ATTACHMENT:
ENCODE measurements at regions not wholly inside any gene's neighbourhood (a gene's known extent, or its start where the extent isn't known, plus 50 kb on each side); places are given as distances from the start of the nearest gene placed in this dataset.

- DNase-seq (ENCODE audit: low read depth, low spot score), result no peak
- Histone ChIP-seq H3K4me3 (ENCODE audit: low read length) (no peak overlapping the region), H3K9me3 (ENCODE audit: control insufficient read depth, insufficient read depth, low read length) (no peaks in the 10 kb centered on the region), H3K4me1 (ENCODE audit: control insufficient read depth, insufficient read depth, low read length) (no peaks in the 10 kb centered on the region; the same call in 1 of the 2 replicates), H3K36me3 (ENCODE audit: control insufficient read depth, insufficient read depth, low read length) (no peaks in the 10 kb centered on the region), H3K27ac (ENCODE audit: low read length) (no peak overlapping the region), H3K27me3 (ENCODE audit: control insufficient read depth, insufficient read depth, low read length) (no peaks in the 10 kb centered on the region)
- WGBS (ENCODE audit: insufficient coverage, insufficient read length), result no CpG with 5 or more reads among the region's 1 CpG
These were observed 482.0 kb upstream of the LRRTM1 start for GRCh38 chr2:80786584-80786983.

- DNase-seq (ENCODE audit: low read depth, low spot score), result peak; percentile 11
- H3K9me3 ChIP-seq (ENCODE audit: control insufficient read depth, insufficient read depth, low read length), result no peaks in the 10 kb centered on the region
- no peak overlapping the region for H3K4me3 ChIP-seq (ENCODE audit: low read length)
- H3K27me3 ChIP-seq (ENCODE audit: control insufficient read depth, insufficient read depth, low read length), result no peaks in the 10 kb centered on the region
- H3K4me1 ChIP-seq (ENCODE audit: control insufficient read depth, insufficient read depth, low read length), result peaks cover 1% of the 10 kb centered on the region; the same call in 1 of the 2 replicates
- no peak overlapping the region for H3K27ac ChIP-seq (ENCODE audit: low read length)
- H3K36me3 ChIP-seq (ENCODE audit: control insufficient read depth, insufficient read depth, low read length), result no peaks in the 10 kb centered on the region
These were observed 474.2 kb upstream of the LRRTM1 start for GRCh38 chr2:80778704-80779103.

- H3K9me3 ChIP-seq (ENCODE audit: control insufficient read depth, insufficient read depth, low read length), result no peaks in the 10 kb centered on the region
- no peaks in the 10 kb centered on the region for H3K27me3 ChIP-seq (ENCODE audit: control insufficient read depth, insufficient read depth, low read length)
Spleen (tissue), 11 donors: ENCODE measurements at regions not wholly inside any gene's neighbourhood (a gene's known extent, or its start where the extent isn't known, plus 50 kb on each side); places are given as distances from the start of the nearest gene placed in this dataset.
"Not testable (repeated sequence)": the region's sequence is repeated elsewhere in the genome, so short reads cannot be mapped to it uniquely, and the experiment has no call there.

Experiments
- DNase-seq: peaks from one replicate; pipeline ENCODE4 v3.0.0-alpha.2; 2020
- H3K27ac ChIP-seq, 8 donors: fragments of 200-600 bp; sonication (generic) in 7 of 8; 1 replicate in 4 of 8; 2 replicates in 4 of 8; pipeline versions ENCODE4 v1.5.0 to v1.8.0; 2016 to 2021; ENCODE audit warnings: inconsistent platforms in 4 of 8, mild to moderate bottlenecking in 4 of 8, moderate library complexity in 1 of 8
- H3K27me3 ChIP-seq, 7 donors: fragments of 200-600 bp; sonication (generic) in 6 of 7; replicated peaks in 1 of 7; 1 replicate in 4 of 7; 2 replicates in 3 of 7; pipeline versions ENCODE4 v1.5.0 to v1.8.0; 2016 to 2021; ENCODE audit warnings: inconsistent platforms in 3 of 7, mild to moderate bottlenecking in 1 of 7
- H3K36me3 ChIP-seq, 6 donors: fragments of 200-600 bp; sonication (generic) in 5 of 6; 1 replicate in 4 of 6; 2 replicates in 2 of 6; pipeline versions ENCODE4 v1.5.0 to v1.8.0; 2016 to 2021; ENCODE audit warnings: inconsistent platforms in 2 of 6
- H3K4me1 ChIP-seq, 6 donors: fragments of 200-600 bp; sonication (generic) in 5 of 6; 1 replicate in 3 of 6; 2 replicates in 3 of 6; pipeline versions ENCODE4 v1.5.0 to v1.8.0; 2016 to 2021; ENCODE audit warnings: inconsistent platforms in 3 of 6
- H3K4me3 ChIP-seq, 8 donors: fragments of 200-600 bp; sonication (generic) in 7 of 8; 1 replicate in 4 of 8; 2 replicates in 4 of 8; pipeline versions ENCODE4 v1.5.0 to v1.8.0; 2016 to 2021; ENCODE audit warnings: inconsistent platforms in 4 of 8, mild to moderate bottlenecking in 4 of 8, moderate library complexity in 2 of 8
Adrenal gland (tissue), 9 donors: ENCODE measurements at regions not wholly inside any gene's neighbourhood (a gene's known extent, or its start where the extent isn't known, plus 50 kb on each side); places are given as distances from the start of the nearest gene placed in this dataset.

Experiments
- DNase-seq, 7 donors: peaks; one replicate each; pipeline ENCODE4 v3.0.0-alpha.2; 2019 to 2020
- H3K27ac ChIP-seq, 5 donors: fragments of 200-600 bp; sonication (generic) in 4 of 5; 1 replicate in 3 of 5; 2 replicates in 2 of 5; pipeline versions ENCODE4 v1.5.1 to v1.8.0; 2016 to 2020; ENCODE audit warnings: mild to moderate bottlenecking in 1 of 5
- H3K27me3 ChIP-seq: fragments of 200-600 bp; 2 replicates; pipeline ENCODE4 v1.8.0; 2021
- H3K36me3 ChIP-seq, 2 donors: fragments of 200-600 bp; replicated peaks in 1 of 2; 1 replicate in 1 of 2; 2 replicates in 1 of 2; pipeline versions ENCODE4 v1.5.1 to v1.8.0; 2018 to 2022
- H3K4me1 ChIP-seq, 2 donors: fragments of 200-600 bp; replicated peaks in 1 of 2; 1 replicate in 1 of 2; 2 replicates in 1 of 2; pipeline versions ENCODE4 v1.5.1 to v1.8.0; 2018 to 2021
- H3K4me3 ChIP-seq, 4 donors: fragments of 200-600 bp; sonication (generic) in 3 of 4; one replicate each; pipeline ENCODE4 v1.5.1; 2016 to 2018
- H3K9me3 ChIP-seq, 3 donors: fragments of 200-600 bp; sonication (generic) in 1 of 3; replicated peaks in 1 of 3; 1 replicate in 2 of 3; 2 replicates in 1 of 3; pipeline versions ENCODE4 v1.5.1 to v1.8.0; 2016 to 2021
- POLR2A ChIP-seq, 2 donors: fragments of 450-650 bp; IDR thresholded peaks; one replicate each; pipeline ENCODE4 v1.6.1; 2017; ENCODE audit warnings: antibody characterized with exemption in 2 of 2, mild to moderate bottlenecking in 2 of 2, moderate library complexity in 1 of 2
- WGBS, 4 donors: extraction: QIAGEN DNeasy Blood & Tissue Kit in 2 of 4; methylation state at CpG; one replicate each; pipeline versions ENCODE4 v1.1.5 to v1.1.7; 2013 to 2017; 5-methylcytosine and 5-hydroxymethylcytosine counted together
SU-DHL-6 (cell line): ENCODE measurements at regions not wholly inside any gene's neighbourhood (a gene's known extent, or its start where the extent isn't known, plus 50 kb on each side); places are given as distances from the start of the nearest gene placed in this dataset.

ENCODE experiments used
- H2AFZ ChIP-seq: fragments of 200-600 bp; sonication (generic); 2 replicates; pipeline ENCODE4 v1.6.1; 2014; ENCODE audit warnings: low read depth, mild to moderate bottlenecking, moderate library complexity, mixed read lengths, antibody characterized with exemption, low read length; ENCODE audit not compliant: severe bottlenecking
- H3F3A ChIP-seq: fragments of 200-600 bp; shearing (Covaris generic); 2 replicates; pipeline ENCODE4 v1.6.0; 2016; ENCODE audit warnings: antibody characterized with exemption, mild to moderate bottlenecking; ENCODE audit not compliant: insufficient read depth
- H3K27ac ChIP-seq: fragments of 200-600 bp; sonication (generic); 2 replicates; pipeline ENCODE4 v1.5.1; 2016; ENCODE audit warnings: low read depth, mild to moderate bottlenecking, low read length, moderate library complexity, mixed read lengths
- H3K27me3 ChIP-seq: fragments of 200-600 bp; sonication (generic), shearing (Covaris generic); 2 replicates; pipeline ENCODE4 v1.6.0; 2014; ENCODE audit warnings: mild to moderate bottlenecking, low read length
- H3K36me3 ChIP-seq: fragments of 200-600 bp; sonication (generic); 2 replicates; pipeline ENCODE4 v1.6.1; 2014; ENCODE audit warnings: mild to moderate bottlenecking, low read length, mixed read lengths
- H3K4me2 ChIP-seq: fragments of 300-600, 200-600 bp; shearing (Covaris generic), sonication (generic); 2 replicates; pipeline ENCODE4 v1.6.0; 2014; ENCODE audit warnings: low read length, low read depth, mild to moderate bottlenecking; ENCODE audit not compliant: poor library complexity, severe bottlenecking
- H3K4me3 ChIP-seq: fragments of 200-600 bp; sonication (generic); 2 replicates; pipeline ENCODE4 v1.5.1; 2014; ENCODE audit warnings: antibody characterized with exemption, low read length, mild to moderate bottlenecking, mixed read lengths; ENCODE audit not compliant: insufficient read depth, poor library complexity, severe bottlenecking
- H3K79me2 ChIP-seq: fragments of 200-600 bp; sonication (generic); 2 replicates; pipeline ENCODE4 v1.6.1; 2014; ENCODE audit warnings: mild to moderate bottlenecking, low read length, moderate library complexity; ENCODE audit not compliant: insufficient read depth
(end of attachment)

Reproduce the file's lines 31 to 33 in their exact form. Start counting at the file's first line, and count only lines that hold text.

- H3K4me1 ChIP-seq, 2 donors: fragments of 200-600 bp; replicated peaks in 1 of 2; 1 replicate in 1 of 2; 2 replicates in 1 of 2; pipeline versions ENCODE4 v1.5.1 to v1.8.0; 2018 to 2021
- H3K4me3 ChIP-seq, 4 donors: fragments of 200-600 bp; sonication (generic) in 3 of 4; one replicate each; pipeline ENCODE4 v1.5.1; 2016 to 2018
- H3K9me3 ChIP-seq, 3 donors: fragments of 200-600 bp; sonication (generic) in 1 of 3; replicated peaks in 1 of 3; 1 replicate in 2 of 3; 2 replicates in 1 of 3; pipeline versions ENCODE4 v1.5.1 to v1.8.0; 2016 to 2021